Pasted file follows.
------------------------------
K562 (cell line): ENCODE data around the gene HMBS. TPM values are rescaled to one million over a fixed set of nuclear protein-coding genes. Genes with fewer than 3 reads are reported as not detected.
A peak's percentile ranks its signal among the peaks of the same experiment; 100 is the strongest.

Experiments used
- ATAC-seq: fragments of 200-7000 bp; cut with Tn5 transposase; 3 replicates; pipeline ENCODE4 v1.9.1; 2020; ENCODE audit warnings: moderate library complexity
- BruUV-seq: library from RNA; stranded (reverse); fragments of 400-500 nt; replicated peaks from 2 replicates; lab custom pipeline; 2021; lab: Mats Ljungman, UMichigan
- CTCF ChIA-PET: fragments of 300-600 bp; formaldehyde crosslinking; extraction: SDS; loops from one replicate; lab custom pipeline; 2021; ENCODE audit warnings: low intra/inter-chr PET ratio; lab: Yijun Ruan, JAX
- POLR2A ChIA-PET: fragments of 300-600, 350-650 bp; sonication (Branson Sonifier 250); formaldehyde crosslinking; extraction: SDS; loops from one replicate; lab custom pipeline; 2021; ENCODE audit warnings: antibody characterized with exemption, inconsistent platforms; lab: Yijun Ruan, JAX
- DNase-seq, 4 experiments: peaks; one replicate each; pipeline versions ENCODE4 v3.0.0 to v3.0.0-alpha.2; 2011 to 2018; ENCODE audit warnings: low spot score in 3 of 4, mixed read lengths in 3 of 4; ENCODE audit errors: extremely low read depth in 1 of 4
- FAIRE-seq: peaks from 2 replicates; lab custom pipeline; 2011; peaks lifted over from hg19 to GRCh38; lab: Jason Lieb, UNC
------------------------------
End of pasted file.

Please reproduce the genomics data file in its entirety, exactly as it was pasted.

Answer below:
K562 (cell line): ENCODE data around the gene HMBS. TPM values are rescaled to one million over a fixed set of nuclear protein-coding genes. Genes with fewer than 3 reads are reported as not detected.
A peak's percentile ranks its signal among the peaks of the same experiment; 100 is the strongest.

Experiments used
- ATAC-seq: fragments of 200-7000 bp; cut with Tn5 transposase; 3 replicates; pipeline ENCODE4 v1.9.1; 2020; ENCODE audit warnings: moderate library complexity
- BruUV-seq: library from RNA; stranded (reverse); fragments of 400-500 nt; replicated peaks from 2 replicates; lab custom pipeline; 2021; lab: Mats Ljungman, UMichigan
- CTCF ChIA-PET: fragments of 300-600 bp; formaldehyde crosslinking; extraction: SDS; loops from one replicate; lab custom pipeline; 2021; ENCODE audit warnings: low intra/inter-chr PET ratio; lab: Yijun Ruan, JAX
- POLR2A ChIA-PET: fragments of 300-600, 350-650 bp; sonication (Branson Sonifier 250); formaldehyde crosslinking; extraction: SDS; loops from one replicate; lab custom pipeline; 2021; ENCODE audit warnings: antibody characterized with exemption, inconsistent platforms; lab: Yijun Ruan, JAX
- DNase-seq, 4 experiments: peaks; one replicate each; pipeline versions ENCODE4 v3.0.0 to v3.0.0-alpha.2; 2011 to 2018; ENCODE audit warnings: low spot score in 3 of 4, mixed read lengths in 3 of 4; ENCODE audit errors: extremely low read depth in 1 of 4
- FAIRE-seq: peaks from 2 replicates; lab custom pipeline; 2011; peaks lifted over from hg19 to GRCh38; lab: Jason Lieb, UNC